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For a time, you mull over whether or not you want to give your mother a heart attack. While skipping puzzles might be nice, falling two or three stories might be a little bit less nice.
But only a little.
And, with that in mind, you head through the great doors, which were obviously made for people who are even taller than mom. Ignoring how concerning that might be, you look around, finding the highly tasteful decor of black and white checkered floors with marble walls. Fancy!
The combination is kind of odd, but then, you imagine that she wasn’t the original owner, if your huge jumps to conclusions have enough bearing in reality and/or truth. If that’s the case, then maybe she didn’t want to destroy this…
You look closely at the marble walls.
...Well, that’s pretty freaking old. Like, really old. Yeah, keep the ancient marble. Not worth sacrificing a relic for something like fashionable decor.
Sparing the ground a glace, you find it to be more recent. Couldn’t be a day over 200 years old!
Shaking your head, you look left, right and forward. Three halls, each rather identical. Looking down, you thankfully find no place to keep your shoes. Mind you, you do note that Satori doesn’t actually wear shoes. Still, the floors are tile, so keeping your shoes on is hardly as bad as if they were, say, tatami. You note that you smell something wafting from the left. Pie, maybe? Well, Satori did say she was baking one, right?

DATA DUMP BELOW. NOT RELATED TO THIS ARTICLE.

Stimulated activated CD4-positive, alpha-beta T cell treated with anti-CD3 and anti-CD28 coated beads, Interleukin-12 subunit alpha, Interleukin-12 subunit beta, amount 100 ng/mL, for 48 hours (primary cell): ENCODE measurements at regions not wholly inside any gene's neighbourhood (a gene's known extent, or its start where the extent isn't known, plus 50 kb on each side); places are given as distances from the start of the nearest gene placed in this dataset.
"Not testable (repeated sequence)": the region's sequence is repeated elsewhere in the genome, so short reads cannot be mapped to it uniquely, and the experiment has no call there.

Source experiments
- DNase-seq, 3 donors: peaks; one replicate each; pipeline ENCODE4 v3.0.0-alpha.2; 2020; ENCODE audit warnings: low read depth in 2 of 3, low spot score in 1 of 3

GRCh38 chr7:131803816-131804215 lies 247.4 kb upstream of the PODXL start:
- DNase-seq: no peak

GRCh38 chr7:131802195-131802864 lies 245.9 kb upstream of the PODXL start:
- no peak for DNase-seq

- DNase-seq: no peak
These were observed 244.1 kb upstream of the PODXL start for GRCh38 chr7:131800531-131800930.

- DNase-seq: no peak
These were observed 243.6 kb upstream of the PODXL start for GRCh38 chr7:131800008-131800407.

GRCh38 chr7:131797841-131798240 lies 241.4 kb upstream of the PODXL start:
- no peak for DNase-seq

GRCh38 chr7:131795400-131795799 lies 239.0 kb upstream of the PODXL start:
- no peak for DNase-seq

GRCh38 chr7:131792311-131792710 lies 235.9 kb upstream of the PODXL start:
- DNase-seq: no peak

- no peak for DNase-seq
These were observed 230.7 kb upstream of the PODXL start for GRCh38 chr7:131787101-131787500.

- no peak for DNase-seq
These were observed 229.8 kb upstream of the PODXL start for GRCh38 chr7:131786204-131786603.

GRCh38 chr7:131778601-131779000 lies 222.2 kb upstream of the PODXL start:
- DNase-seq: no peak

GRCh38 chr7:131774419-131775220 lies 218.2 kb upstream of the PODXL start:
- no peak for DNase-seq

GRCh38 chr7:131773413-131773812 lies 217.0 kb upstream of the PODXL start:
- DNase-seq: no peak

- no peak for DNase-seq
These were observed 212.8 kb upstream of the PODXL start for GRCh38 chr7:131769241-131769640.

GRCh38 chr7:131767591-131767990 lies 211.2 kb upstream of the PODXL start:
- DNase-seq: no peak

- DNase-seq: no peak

Seems like a good direction to start, at the least. It’d be rude to head any other way. Just ignoring where she likely is, and sealing her fate. Day in, day out, nothing but baking, awaiting your return. Days, weeks, months, years pa-
Ring ring ring
You answer. “Hello-”
Your mother’s voice answers you. “Renko, please stop being so melodramatic. If you wanted me to call, you know my number.” She sighs. “...Still, I see that you don’t quite understand the test I was giving you.”
“No, not really…” You rub the back of your head as you follow your nose. It’s not as good as your eyes, but your eyes are kinda getting silly, so that’s not even remotely a fair comparison.
She chuckles. “Yes, you’ve inherited your Grandmother’s power it seems. Your mother was skipped, and yours may seem less useful than-”
“Wait, Grandma has special eyes?”
“No, no, telekinesis.” ...Well, Grandma just got way cooler than you. “I assure you, your admiration is misplaced. Your power is…” She pauses a moment. “...flexible, if somewhat odd. Hers was mostly useful offensively, but yours is more passive.” Aww. “Now, now, with practice it’s anyone’s guess what your power may lead to.” Hopefully you don’t start bisecting people. “It’s entirely possible.”
Note to self: don’t give anyone the stink eye.
She chuckles, sounding amused. “Wise enough.” She starts reminding you of a teacher, and by that you mean all joy gets sucked out of her voice. “Now, back on topic… Tell me, in your own words, what I’ve been teaching with these puzzles.” Words, or… “Thoughts will do, but words will let you think more as opposed to being a spitfire of less certainty.”
You begin walking in silence as you think. After you’ve collected your thoughts, you reply, “Well… I guess you did say that patterns are bad.”
“Not necessarily. It’s assuming that they are always right is bad. For instance, not all monsters will be as kind as I, though they may look prettier. Conversely, some may be more grotesque, though they may be kinder.” Kinder that you? Impossible! “W-well, thank you, I suppose…?” She sighs, before continuing, “The most monstrously monstrous monsters, and the fairest in form and action also exist. The lesson I was trying to teach was that, if you have three sources of advice, you must decide which to trust when they all aren’t in agreement. The blood was meant to continue the pattern, while also invoke a feeling of unease in its appearance.”